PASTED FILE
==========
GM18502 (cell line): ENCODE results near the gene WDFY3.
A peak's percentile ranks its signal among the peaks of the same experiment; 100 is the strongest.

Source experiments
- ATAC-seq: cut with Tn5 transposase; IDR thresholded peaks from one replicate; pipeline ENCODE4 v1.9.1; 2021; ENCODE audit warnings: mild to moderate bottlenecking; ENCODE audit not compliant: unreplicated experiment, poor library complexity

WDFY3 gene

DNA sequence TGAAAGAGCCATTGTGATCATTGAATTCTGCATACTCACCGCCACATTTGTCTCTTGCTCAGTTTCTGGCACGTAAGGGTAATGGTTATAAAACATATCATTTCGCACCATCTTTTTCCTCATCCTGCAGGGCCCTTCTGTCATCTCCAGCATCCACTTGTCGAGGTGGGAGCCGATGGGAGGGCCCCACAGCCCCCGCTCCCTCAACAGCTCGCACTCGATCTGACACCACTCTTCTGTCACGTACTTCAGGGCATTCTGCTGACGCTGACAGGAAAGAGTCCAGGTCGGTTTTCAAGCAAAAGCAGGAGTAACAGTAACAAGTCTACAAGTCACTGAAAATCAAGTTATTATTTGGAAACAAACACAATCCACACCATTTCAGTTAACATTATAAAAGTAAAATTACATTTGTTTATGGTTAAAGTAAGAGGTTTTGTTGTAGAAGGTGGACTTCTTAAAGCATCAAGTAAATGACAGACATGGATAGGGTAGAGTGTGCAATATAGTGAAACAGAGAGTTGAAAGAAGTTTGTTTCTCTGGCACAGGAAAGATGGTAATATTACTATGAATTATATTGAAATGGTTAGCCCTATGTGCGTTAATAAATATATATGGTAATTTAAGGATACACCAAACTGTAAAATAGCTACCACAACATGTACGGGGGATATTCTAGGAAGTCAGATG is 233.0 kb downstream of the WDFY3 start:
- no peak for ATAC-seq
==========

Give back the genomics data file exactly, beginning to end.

GM18502 (cell line): ENCODE results near the gene WDFY3.
A peak's percentile ranks its signal among the peaks of the same experiment; 100 is the strongest.

Source experiments
- ATAC-seq: cut with Tn5 transposase; IDR thresholded peaks from one replicate; pipeline ENCODE4 v1.9.1; 2021; ENCODE audit warnings: mild to moderate bottlenecking; ENCODE audit not compliant: unreplicated experiment, poor library complexity

WDFY3 gene

DNA sequence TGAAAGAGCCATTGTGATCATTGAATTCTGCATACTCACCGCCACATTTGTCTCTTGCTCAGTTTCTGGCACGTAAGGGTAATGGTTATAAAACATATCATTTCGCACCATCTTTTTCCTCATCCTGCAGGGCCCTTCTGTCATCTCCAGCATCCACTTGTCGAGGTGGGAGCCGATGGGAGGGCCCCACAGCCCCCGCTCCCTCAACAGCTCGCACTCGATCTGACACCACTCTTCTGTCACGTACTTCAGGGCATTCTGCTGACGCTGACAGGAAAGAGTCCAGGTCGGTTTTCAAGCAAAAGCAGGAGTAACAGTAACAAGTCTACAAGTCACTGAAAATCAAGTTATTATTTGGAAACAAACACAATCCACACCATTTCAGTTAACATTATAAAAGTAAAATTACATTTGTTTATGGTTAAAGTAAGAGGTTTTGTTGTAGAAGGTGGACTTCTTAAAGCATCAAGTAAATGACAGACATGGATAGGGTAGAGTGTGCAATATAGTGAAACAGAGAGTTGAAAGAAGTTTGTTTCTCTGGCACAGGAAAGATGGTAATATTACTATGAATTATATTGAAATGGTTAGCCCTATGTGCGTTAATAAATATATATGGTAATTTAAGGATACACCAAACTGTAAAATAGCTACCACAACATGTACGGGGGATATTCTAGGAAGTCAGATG is 233.0 kb downstream of the WDFY3 start:
- no peak for ATAC-seq